1. Define clear stages and milestones, each stage of the process needs to have clear goals, objectives, and appropriate metrics.
  2. Establish standard procedures and guidelines like standardized sales scripts and outline specific actions your team members need to take at each stage of the process.
  3. Leverage technology and automation to streamline the process. For example, try automating lead scoring, email nurturing, and proposal creation tasks.
  4. Regularly gather feedback and track key metrics to identify areas for improvement and refine the process continuously.

It may seem straightforward and easy to implement, but creating a new process is a daunting task that requires maximum focus. Try working together with your team to create a process all team members can easily follow and execute.

sales process flowchart

Here's a chart from HubSpot on how a sales process should look like. Also, check out their guide to creating a sales process, you'll definitely find it useful!

#3 Standardization of sales onboarding

There is a huge chance you'll be hiring new sales reps over time. When you do, you'll want to have a standardized onboarding process for your new hires.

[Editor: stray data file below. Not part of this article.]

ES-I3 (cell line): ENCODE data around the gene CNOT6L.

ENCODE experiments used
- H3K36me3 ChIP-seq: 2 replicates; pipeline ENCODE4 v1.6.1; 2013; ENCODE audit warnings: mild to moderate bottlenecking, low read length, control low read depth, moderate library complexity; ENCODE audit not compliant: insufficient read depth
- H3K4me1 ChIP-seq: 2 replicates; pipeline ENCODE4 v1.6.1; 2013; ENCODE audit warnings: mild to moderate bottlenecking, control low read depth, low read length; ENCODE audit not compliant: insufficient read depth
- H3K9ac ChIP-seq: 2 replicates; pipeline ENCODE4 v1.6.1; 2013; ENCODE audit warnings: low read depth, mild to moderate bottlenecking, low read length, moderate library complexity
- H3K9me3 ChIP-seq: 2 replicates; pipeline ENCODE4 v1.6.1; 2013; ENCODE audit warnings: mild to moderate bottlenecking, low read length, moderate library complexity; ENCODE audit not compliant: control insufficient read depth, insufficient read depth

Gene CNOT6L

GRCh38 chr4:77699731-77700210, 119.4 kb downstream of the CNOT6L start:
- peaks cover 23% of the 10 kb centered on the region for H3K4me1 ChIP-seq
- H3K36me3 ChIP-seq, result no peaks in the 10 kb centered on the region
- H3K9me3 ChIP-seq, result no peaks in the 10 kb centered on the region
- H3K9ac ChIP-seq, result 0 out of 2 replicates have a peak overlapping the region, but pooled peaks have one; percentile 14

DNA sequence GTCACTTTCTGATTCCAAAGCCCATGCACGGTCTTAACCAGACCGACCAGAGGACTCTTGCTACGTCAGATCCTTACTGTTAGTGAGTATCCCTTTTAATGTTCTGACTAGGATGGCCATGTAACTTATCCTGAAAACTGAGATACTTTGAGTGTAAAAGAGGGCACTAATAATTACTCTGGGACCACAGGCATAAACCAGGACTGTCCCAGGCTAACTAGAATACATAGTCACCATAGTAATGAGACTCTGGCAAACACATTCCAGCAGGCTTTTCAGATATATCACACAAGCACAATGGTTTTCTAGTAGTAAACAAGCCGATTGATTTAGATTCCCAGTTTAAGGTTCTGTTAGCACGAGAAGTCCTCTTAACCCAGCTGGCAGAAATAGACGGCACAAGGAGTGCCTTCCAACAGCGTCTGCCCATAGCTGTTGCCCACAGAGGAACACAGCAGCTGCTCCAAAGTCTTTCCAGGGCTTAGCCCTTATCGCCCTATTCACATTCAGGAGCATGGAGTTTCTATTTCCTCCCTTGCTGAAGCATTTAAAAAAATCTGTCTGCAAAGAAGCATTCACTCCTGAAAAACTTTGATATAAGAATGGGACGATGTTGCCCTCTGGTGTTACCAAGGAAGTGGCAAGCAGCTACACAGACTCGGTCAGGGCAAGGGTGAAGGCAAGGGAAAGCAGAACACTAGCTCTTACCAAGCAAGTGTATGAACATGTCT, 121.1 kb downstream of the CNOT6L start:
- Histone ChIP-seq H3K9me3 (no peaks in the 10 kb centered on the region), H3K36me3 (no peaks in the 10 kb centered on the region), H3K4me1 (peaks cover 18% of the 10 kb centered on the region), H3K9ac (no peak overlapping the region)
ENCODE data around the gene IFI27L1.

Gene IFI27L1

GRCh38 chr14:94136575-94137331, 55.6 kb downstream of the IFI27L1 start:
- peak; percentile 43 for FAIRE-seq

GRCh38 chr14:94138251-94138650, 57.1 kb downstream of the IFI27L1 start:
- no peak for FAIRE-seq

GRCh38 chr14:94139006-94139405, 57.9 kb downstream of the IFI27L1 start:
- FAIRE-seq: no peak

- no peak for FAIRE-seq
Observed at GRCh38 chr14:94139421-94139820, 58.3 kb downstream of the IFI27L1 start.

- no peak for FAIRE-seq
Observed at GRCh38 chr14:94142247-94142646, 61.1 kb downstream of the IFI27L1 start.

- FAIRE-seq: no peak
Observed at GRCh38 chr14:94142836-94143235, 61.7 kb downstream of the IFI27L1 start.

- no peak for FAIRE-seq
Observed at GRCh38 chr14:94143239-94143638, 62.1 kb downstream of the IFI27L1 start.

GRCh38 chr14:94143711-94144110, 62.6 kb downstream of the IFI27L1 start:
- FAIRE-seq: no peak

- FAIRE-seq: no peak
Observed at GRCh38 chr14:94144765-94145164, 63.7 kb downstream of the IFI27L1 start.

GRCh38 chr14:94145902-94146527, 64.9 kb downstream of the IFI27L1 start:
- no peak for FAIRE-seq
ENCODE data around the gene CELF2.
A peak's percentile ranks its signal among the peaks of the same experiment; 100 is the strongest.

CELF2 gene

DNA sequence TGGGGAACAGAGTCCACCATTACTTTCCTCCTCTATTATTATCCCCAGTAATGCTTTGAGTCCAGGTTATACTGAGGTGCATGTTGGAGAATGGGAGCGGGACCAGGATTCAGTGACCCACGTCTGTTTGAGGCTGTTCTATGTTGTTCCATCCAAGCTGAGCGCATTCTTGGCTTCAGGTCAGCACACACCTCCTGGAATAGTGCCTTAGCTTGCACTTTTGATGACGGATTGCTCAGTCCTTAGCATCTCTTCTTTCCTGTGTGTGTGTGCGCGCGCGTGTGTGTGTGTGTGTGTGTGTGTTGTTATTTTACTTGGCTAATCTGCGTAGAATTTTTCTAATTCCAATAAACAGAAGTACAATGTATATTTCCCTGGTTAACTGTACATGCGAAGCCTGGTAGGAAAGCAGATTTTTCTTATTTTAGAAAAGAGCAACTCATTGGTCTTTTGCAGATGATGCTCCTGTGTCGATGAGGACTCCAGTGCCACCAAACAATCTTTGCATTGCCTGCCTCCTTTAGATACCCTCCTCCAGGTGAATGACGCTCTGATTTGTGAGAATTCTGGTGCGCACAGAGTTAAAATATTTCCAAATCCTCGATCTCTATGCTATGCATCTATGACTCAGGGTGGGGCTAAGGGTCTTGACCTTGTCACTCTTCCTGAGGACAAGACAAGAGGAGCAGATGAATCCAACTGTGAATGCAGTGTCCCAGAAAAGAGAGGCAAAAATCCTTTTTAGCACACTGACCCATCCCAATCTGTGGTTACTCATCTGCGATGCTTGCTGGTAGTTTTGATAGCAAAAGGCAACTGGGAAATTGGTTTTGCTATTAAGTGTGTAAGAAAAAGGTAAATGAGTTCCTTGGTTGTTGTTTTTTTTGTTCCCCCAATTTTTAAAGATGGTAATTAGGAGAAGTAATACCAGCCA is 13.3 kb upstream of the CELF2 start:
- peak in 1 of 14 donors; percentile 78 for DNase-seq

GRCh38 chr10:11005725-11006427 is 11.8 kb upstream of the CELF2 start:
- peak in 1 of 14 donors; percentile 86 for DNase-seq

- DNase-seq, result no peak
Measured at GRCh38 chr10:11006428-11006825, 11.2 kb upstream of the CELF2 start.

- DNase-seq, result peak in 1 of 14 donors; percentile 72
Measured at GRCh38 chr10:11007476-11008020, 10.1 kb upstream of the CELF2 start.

This helps you ensure new team members can easily integrate into your team and get all the tools and information they need to succeed.

Here's what to consider when standardizing your sales onboarding:

1) Develop a comprehensive onboarding plan

In this onboarding plan, try to outline all the training and resources your new sales hires will receive. Also, include a timeline for onboarding.

2) Create a sales playbook

This is your team's insider sales information. In this playbook, try to outline your entire sales process. Also, outline your sales messaging, include sales scripts, and go into detail on all the best practices you want your team to follow.

Creating such a playbook will help both new and existing team members to refresh their memory and keep their eyes on the big picture.

3) Provide coaching and continuous feedback

Through sales coaching and regular feedback, you can help your team learn and improve quickly. Be it one-on-one coaching sessions or regular performance reviews, make sure you take any opportunity to help your team members improve.